Are you breaking all the exercise “rules”?
The most common question from clients, members, friends, and acquaintances are usually directed toward how to do specific exercises. It’s time to throw out the rule book.
“Is this how I should do this exercise?”
“Is that the correct way to perform this/that exercise?”
“I heard that exercise is bad, so I won’t do it.”
As a trainer, I have the pleasure of being an educator at the same time. I am asked several questions daily. The most common questions from clients, members, friends, and acquaintances are usually directed toward how to do specific exercises. One of the biggest problems the exercise industry has created is trying to label certain exercises as “bad” and “good” and come up with ways that every person has to do an exercise. This is a huge mistake.
Every exercise is client specific. There are no exact rules until you have an understanding of the individual, his/her goals, limitations and injuries before you can consider how an exercise should be performed.
Let’s take squats, for example. As guidelines for squats, most people have heard that you should squat to where your thigh is parallel to the floor, or touch your butt to the back of your calves, or keep your back straight up and down. The tragic thing about this is that so many people are trying to perform squats with these rules in their heads, when all it is doing to them is hurting their body.
We all know that every body is made differently. One major way that it truly affects the rules of exercise is the bone size and shape of each person. The length of the thigh bone and the shin bone will dictate how deep or shallow a person will be able to squat. The bone thickness difference in the femoral head (thigh bone) will dictate how narrow or wide someone will have to squat. Here is an article that goes into good detail about how squats should be different from one person to another.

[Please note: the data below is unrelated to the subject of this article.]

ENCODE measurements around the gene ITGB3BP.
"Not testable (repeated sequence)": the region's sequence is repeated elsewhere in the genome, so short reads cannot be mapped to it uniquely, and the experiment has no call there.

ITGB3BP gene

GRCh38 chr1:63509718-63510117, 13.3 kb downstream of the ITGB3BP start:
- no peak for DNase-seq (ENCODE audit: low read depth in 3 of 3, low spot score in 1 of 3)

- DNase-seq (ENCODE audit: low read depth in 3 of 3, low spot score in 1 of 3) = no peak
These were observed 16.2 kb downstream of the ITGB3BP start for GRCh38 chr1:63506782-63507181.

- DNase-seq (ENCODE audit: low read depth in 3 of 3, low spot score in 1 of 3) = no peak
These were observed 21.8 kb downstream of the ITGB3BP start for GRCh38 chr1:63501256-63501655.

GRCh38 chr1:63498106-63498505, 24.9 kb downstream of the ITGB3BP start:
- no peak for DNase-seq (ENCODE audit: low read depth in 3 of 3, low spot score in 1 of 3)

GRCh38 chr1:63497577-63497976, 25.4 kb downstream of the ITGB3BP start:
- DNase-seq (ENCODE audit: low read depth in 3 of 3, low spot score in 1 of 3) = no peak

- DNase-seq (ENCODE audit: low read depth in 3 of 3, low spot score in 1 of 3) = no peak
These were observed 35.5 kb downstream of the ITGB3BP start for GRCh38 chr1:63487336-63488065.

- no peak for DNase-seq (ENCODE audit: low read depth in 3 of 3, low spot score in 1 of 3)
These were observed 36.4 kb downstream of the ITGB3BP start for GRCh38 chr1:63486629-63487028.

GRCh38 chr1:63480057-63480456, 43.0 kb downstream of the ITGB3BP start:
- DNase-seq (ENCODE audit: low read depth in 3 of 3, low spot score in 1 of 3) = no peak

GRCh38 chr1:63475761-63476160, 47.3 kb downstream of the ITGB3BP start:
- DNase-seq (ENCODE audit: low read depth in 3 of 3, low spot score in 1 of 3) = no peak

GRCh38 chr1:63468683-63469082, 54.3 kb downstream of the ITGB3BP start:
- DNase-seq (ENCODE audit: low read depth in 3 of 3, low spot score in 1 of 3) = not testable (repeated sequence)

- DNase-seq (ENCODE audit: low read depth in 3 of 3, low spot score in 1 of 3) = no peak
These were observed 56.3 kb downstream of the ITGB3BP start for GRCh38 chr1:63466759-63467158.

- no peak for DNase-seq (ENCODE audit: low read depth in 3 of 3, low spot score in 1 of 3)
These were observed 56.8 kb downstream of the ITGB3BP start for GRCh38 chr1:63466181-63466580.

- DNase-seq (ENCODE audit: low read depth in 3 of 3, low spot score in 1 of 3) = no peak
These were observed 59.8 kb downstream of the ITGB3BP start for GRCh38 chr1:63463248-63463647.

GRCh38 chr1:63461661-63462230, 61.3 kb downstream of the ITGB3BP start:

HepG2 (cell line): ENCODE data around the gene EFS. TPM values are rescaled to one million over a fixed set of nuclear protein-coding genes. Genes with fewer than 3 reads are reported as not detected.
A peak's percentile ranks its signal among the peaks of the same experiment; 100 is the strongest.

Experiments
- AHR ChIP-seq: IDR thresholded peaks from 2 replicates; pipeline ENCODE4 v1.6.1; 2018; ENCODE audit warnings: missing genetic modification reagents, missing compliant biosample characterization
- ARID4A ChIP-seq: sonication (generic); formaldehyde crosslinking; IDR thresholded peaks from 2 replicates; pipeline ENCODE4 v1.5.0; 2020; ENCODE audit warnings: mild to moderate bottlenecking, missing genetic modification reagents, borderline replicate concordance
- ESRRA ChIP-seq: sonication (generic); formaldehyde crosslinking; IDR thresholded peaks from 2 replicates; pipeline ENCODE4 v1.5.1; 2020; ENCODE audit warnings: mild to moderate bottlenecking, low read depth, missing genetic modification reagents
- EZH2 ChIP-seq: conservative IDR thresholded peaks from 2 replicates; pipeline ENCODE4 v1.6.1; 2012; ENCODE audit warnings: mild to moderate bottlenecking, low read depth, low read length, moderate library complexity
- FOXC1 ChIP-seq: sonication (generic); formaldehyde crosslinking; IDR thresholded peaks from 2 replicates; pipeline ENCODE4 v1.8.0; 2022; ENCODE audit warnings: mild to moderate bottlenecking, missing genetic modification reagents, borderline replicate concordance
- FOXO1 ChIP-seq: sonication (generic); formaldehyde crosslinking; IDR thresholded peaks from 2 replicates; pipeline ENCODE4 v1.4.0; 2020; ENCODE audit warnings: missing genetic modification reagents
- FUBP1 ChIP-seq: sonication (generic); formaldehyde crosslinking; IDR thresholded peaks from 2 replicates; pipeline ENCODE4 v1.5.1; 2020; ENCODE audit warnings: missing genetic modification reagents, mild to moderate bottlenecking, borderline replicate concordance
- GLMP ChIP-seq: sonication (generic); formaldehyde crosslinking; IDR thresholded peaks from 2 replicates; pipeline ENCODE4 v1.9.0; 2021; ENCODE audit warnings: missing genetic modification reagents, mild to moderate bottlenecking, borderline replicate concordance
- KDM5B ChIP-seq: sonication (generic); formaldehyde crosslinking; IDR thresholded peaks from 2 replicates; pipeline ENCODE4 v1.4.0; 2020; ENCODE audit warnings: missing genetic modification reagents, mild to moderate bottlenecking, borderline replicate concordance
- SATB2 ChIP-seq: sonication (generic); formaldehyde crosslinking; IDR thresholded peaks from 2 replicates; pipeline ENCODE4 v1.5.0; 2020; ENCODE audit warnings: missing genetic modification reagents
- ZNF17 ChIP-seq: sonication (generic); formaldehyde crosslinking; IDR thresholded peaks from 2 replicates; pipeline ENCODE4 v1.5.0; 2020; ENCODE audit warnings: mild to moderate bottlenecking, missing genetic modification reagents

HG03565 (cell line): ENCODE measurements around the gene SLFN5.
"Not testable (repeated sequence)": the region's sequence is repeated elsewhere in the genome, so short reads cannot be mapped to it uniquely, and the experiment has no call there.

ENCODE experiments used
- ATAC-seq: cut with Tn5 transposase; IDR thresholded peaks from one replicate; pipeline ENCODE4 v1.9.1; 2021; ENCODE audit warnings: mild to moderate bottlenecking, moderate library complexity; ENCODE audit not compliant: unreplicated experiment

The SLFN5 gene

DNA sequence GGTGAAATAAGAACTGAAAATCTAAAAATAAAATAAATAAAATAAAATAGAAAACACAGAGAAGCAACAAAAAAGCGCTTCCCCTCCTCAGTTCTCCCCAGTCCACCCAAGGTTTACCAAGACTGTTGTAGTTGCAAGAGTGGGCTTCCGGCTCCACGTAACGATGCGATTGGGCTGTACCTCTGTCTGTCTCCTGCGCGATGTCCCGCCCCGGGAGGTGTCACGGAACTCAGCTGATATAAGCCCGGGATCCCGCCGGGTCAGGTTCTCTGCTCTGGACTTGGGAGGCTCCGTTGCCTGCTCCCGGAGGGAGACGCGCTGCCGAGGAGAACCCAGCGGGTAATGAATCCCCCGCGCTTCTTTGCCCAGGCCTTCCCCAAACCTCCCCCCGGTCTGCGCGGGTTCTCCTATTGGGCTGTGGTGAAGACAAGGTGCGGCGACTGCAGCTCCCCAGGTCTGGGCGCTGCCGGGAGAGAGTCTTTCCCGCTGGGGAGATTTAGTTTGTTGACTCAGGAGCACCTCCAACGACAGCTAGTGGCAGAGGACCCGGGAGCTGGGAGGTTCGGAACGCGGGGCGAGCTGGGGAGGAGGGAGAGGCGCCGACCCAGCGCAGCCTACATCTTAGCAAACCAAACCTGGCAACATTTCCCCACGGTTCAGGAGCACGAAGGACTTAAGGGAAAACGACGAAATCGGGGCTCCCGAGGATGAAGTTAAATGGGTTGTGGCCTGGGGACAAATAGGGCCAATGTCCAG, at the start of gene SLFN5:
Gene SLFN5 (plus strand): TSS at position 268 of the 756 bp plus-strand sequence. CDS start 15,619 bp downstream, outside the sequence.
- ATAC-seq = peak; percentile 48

Squats are not the only exercises that are affected by our bones. All other exercises are under the same rules of our structure. The size of our shoulder blade affects how well or poorly someone will be able to push or pull over their head. If you have a very large shoulder blade it automatically limits your ability to do things above your head.
So, as Paul writes in Romans, “does this mean that we should just abandon all the rules and go crazy? May it never be!” The same is for you and me in the gym. The rules were put in place as guidelines. The best way to learn how to perform exercise for yourself is to find someone who has the knowledge base of how your body should work, can assess your limitations, and show you exercises that get you closer to your goals without causing harm to your body.